Why employers are at risk if they do not follow a correct disciplinary process
Employers may well be reviewing their disciplinary procedures today, after the reports that Sharon Shoesmith, previous head of Children’s Services at Haringey Council, has agreed a “six figure settlement” following her dismissal from the Council almost five years ago.
Shoesmith was, of course, very publicly sacked in early December 2008, just days after then education secretary Ed Balls declared that she should be dismissed without compensation as Director of Children and Young People’s Services at Haringey. This was a role specifically provided for by statute and the decision was made after regulator OFSTED found Haringey had failed to protect 17-month-old Peter who had died in 2007 following months of abuse.
It was her statutory role that gave Shoesmith the right to apply for judicial review of the decision to remove her, and also the right to a potentially greater compensation level than what she could otherwise achieve in an employment tribunal (namely a maximum of £74,200 compensation or 52 times a week’s pay- whichever is the lower). As she was also an employee of Haringey Council, claims could be brought against the Council, the Secretary of State and OFSTED.
With regard to her subsequent dismissal as an employee by Haringey Council, the biggest procedural failing was that the Council did not follow a proper process. In particular, they failed to allow proper investigation into the OFSTED reports crucial findings before Shosemith was dismissed, and were content to rely on the directions of Ed Balls (later found to be misguided). The fact that Shoesmith was accountable for the department in Haringey did not disentitle her to elementary fairness, such as being afforded an opportunity to put her case across before being removed from office. In short, the Court of Appeal found that she had been “unfairly scapegoated”.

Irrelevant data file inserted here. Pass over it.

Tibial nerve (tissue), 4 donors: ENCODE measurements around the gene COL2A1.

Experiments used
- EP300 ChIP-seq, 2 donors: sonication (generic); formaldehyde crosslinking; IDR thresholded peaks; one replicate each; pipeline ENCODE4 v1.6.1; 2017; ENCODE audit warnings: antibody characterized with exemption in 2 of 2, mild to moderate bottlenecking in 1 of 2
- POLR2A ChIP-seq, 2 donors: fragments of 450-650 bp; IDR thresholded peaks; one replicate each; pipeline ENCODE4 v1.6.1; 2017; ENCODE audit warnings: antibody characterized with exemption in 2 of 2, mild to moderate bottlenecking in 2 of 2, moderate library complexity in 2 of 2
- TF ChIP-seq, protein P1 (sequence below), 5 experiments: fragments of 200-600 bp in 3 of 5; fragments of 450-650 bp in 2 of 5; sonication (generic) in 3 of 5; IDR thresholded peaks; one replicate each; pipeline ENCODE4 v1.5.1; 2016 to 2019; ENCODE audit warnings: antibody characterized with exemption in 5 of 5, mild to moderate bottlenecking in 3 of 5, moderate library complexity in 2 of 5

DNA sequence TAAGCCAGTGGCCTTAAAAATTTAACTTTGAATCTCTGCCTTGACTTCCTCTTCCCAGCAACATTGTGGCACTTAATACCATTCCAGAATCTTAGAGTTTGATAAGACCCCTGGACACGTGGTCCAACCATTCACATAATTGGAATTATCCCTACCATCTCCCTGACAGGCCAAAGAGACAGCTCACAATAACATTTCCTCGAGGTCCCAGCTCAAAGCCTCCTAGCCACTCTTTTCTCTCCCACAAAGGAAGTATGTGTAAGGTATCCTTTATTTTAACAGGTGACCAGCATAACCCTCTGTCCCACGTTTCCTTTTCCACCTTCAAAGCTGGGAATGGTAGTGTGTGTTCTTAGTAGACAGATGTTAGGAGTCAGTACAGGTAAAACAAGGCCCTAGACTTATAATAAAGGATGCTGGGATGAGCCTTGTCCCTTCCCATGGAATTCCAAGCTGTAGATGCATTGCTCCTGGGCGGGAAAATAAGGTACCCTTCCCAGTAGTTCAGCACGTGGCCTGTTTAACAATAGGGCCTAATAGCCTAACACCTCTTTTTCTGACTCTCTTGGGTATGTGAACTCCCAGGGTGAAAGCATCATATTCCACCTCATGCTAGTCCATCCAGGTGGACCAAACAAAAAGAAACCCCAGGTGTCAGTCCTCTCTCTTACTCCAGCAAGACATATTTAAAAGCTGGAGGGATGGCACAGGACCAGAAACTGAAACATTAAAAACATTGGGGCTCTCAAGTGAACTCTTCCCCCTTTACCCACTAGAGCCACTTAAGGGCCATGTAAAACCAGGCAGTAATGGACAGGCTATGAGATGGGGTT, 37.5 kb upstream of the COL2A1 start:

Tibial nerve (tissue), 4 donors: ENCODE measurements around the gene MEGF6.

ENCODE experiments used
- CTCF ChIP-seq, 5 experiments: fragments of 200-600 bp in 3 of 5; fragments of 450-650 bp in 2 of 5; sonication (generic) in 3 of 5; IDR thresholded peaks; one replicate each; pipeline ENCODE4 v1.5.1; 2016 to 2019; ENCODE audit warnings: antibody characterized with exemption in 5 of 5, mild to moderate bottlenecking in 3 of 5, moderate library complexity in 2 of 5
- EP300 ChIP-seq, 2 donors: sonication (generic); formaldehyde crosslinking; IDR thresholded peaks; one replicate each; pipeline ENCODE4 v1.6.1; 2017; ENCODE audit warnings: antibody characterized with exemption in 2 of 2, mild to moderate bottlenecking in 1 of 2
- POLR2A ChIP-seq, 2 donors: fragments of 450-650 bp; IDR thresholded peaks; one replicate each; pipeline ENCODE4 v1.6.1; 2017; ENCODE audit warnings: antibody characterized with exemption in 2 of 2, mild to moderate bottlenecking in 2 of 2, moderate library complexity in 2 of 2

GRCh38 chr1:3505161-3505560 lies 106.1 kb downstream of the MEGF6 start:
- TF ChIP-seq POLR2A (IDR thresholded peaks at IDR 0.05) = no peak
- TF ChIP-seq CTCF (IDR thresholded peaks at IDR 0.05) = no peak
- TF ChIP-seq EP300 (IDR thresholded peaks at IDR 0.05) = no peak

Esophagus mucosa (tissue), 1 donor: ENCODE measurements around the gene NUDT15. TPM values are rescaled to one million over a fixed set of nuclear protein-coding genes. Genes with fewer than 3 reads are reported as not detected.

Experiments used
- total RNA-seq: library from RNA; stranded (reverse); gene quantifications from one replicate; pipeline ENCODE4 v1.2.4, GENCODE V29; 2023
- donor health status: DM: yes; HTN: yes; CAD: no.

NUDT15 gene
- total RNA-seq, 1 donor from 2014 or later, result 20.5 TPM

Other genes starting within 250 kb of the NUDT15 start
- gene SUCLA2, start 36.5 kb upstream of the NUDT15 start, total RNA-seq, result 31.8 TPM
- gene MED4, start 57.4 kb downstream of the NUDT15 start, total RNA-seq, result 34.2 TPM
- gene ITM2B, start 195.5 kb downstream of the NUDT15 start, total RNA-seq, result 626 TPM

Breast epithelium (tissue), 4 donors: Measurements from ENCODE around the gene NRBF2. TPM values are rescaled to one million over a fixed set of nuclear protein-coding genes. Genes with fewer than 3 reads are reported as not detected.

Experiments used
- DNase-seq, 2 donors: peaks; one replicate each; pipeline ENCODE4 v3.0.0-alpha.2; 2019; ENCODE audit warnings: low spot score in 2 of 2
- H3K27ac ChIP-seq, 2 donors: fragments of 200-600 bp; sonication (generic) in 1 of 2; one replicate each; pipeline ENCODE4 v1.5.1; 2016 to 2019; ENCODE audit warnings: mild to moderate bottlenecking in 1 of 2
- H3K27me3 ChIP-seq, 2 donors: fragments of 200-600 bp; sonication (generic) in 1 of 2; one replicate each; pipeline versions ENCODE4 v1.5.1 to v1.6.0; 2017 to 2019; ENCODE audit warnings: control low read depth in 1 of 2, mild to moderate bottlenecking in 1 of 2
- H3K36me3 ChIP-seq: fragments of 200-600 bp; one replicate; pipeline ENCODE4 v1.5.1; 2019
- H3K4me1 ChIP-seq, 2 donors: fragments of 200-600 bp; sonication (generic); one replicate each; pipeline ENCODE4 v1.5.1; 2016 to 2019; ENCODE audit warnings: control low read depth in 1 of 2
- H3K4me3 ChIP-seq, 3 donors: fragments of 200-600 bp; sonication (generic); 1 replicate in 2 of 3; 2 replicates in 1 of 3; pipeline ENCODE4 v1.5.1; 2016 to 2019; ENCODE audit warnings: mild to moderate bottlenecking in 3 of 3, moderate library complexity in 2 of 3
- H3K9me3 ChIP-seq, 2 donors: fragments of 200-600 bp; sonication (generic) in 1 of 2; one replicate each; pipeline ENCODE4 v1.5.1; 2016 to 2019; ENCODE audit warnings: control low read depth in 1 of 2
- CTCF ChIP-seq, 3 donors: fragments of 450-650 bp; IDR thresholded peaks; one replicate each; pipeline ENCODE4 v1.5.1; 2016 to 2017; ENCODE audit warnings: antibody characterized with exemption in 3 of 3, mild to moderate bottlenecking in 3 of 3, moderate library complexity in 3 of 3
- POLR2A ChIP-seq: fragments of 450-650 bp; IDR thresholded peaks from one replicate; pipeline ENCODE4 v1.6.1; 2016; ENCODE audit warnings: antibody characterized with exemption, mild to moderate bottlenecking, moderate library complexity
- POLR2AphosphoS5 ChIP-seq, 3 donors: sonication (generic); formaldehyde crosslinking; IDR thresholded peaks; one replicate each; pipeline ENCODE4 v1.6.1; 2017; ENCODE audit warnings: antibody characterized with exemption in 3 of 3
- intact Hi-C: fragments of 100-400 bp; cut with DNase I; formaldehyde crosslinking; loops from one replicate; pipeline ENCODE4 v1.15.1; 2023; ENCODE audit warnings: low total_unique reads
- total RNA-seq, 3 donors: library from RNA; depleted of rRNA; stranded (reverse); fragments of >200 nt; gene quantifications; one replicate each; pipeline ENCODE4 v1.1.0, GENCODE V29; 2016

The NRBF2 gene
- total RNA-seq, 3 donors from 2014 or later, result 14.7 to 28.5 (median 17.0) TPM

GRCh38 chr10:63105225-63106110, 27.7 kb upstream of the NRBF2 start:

So what obligation do employers have to ensure that they comply with procedural fairness in disciplinary cases? At the very least, employers would be expected to comply with the ACAS code of Practice, which includes carrying out an investigation of potential disciplinary matters without unreasonable delay to establish the facts of the case. If there is a disciplinary case to answer, you should be notified in writing with sufficient information about the issues and be given details of a disciplinary meeting, time and venue. The disciplinary meeting should be held as soon as possible and you should have a reasonable time to prepare for your case. Employers should provide evidence of any wrongdoing, and you should be allowed to answer any allegations, ask questions, present evidence and call relevant witnesses. You are also entitled to be accompanied to the disciplinary meeting by a work colleague, trade union representative or an official employed by a trade union. You further should have the right of appeal.
If an employer fails to follow a proper process, it could lead to a finding of unfair dismissal, although employer could subsequently challenge the amount of damages that should be awarded. They would need to convince a tribunal that even if a proper process had been followed, the decision to dismiss would still have been the same. Not every employer will win this argument, however.
The Baby P case has shown the willingness of the courts to protect individuals in situations where employers flagrantly breach established employment law practice. By also finding against the Secretary of State in this case, it has also shown that nobody is above the law.
Philip Landau is an employment lawyer at Landau Law, Solicitors. Please feel free to telephone on 020 7100 5256 or email firstname.lastname@example.org